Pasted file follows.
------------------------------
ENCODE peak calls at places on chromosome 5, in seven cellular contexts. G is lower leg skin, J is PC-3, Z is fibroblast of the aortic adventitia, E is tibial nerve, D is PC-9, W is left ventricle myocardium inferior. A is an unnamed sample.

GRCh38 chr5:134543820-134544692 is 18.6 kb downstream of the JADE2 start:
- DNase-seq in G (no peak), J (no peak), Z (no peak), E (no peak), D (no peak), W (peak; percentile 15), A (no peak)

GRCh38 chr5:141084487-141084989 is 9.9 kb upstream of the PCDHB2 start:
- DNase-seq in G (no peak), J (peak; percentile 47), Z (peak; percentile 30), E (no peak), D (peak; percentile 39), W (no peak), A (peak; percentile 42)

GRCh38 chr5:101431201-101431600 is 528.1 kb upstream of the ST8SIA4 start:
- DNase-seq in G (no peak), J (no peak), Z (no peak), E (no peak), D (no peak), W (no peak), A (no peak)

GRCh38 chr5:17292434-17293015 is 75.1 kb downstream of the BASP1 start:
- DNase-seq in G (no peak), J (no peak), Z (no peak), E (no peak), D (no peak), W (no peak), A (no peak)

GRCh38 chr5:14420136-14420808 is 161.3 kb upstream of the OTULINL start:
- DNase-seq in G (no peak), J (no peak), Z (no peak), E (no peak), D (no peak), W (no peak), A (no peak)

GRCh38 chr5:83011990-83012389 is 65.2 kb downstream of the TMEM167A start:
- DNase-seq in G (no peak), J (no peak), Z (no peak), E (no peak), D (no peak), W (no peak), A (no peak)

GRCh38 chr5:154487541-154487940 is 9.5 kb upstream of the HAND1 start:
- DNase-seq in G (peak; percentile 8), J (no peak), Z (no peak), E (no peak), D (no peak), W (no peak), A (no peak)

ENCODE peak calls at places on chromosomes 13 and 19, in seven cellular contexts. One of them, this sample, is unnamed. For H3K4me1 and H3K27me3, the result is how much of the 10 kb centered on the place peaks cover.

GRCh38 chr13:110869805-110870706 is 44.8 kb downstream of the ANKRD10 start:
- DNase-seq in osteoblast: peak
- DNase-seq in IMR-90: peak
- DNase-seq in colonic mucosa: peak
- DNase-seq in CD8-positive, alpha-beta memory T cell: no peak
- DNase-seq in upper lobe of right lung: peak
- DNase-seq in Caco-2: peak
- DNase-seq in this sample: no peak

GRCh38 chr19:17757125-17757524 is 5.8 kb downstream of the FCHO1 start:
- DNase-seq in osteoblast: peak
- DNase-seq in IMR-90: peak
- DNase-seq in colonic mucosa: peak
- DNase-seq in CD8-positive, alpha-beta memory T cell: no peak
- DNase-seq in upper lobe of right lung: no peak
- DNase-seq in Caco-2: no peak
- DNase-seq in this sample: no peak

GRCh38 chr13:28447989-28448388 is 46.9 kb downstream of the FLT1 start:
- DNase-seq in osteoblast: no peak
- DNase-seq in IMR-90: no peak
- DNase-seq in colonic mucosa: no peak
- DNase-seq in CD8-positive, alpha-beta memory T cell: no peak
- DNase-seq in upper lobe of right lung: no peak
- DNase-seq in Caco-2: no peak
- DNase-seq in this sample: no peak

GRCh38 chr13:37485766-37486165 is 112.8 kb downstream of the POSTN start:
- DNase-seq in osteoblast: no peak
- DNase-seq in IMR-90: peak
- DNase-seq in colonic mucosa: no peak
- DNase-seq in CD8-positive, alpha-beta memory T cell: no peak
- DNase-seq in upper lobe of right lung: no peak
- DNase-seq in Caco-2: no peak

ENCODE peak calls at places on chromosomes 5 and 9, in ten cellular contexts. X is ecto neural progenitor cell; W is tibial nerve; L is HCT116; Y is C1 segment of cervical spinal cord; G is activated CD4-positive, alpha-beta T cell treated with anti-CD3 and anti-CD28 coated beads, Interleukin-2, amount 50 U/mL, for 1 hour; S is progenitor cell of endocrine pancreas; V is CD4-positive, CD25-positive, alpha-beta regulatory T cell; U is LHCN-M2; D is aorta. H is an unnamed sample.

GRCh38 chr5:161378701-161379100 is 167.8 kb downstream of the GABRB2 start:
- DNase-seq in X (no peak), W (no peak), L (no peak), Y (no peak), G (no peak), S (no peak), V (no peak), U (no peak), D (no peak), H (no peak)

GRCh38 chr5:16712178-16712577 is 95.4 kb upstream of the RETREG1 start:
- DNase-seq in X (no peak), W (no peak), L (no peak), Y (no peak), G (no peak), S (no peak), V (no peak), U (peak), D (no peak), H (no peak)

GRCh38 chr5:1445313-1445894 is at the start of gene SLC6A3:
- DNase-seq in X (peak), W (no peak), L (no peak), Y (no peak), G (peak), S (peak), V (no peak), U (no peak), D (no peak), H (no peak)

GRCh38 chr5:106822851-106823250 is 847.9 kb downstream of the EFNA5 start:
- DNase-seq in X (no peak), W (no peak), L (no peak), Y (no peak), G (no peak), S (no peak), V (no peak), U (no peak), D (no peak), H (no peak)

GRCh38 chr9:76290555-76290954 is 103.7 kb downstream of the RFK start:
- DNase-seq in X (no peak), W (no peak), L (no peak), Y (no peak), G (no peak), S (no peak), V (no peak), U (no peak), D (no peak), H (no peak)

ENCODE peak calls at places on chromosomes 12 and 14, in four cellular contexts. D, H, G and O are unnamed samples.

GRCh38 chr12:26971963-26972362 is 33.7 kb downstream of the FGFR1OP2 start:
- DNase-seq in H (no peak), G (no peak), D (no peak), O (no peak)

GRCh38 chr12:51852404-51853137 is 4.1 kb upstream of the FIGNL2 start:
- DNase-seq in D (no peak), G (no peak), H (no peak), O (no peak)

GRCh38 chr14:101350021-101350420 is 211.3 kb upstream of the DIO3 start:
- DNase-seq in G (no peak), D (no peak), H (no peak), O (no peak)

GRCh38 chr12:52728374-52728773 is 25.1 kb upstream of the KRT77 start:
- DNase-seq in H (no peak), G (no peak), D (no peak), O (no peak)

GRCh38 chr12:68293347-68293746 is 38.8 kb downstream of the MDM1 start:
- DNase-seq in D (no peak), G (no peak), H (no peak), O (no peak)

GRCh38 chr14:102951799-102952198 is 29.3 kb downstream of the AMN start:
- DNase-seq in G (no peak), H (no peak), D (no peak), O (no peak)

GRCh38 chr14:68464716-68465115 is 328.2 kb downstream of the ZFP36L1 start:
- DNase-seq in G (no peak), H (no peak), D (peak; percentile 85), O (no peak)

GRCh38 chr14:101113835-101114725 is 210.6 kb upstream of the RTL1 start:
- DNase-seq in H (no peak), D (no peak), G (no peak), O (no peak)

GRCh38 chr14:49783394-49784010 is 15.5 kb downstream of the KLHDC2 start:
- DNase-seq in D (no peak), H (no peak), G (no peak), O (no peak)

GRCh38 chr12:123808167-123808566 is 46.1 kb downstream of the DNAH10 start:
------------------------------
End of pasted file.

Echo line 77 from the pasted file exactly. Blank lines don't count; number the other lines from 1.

- DNase-seq in D (no peak), H (no peak), G (no peak), O (no peak)